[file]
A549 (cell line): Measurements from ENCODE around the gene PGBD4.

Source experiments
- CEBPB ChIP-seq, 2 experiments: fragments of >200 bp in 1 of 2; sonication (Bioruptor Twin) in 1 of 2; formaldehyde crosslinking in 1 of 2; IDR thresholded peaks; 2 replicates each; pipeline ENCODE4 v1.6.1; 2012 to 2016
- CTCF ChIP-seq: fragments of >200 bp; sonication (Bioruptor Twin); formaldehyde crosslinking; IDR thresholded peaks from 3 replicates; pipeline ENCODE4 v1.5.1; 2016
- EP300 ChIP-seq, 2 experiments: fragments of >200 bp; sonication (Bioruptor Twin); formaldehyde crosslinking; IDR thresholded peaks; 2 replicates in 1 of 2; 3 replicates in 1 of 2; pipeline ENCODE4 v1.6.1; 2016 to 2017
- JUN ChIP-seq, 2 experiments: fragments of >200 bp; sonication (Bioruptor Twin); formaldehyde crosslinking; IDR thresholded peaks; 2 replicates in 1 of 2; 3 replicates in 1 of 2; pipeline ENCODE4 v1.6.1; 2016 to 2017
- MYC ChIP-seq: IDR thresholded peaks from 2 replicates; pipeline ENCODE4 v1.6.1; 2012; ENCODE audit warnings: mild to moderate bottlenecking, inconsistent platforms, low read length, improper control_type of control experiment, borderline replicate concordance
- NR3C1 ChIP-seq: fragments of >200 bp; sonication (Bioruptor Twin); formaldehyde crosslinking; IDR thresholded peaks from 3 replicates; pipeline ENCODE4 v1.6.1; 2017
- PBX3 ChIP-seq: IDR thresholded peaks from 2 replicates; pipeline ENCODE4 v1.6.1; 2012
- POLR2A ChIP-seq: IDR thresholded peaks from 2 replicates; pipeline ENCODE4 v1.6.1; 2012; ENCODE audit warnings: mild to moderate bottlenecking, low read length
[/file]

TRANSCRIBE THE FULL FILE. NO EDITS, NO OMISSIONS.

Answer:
A549 (cell line): Measurements from ENCODE around the gene PGBD4.

Source experiments
- CEBPB ChIP-seq, 2 experiments: fragments of >200 bp in 1 of 2; sonication (Bioruptor Twin) in 1 of 2; formaldehyde crosslinking in 1 of 2; IDR thresholded peaks; 2 replicates each; pipeline ENCODE4 v1.6.1; 2012 to 2016
- CTCF ChIP-seq: fragments of >200 bp; sonication (Bioruptor Twin); formaldehyde crosslinking; IDR thresholded peaks from 3 replicates; pipeline ENCODE4 v1.5.1; 2016
- EP300 ChIP-seq, 2 experiments: fragments of >200 bp; sonication (Bioruptor Twin); formaldehyde crosslinking; IDR thresholded peaks; 2 replicates in 1 of 2; 3 replicates in 1 of 2; pipeline ENCODE4 v1.6.1; 2016 to 2017
- JUN ChIP-seq, 2 experiments: fragments of >200 bp; sonication (Bioruptor Twin); formaldehyde crosslinking; IDR thresholded peaks; 2 replicates in 1 of 2; 3 replicates in 1 of 2; pipeline ENCODE4 v1.6.1; 2016 to 2017
- MYC ChIP-seq: IDR thresholded peaks from 2 replicates; pipeline ENCODE4 v1.6.1; 2012; ENCODE audit warnings: mild to moderate bottlenecking, inconsistent platforms, low read length, improper control_type of control experiment, borderline replicate concordance
- NR3C1 ChIP-seq: fragments of >200 bp; sonication (Bioruptor Twin); formaldehyde crosslinking; IDR thresholded peaks from 3 replicates; pipeline ENCODE4 v1.6.1; 2017
- PBX3 ChIP-seq: IDR thresholded peaks from 2 replicates; pipeline ENCODE4 v1.6.1; 2012
- POLR2A ChIP-seq: IDR thresholded peaks from 2 replicates; pipeline ENCODE4 v1.6.1; 2012; ENCODE audit warnings: mild to moderate bottlenecking, low read length